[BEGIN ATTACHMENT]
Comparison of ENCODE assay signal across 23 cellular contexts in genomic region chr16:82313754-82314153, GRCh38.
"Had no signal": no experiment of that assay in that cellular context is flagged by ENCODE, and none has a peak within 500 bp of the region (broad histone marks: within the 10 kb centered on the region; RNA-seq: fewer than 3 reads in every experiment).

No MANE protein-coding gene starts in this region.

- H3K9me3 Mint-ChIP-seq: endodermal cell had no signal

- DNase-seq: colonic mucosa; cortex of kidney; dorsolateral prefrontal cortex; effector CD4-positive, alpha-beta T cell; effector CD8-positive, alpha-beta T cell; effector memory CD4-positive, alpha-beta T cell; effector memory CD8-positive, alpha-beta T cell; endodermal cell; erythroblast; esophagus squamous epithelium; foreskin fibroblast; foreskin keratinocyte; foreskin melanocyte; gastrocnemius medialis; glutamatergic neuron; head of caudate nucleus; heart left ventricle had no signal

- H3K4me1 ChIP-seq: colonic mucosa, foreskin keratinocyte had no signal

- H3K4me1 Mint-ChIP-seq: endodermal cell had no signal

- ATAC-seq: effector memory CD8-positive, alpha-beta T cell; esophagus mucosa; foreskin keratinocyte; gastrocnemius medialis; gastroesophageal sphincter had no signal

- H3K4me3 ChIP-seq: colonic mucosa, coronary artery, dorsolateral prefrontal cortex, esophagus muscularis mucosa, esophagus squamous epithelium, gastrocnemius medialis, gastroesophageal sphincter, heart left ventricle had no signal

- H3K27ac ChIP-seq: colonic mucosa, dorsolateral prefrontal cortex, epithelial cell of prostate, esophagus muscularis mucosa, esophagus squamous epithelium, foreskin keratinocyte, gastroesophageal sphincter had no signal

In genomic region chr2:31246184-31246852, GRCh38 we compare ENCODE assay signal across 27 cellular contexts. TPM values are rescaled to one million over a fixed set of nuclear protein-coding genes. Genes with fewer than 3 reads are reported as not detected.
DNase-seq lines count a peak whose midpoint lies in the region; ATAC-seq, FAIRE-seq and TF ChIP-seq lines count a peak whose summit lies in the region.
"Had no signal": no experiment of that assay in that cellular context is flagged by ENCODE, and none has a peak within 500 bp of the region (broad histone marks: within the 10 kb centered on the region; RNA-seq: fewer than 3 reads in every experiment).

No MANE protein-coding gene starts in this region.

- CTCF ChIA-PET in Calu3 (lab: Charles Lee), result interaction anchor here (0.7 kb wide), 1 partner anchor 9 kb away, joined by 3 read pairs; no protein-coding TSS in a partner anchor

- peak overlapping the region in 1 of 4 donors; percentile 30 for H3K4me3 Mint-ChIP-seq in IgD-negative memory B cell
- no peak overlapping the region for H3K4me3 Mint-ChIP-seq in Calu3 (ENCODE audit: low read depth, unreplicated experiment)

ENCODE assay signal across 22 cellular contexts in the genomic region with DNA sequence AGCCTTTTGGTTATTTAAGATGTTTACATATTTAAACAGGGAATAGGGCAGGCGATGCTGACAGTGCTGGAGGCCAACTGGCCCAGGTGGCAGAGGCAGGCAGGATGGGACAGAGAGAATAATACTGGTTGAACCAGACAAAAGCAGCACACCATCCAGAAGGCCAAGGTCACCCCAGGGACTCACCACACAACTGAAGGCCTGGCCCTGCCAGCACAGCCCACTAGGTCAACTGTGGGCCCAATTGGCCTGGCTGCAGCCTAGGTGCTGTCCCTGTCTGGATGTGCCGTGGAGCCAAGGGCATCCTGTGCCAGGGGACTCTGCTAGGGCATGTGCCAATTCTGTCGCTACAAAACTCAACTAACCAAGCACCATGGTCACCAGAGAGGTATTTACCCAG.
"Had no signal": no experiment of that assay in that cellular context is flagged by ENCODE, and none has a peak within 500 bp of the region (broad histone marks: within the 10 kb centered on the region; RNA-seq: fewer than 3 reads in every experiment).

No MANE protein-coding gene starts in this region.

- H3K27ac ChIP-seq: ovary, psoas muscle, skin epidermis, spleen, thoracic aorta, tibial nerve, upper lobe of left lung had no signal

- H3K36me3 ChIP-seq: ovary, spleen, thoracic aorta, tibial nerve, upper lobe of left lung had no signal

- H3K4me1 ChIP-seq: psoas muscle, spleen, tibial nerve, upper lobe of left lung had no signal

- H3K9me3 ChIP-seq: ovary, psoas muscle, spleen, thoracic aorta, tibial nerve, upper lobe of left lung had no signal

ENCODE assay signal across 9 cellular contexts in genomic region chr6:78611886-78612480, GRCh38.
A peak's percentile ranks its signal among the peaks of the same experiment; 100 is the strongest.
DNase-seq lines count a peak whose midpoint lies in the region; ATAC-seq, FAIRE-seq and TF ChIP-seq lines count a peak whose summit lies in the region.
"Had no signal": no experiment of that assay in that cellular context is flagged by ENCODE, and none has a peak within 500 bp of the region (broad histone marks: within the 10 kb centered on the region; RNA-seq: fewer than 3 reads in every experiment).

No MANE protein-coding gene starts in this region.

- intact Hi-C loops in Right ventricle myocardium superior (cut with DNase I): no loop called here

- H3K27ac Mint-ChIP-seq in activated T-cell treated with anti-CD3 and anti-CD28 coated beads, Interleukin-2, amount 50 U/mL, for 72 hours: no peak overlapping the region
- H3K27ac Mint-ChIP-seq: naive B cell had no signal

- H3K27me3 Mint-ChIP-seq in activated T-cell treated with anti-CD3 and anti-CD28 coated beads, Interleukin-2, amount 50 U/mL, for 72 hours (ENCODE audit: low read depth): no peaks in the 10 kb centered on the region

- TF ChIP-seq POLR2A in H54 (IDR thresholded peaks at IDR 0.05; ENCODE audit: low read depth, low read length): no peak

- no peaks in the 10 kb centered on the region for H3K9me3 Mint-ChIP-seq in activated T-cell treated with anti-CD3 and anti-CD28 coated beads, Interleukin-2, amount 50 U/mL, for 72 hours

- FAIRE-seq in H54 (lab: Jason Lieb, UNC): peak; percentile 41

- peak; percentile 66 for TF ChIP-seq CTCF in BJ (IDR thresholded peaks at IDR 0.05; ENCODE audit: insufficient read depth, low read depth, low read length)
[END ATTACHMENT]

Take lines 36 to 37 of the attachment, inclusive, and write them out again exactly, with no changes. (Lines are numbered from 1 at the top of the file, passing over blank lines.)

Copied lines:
- FAIRE-seq in H54 (lab: Jason Lieb, UNC): peak; percentile 41

- peak; percentile 66 for TF ChIP-seq CTCF in BJ (IDR thresholded peaks at IDR 0.05; ENCODE audit: insufficient read depth, low read depth, low read length)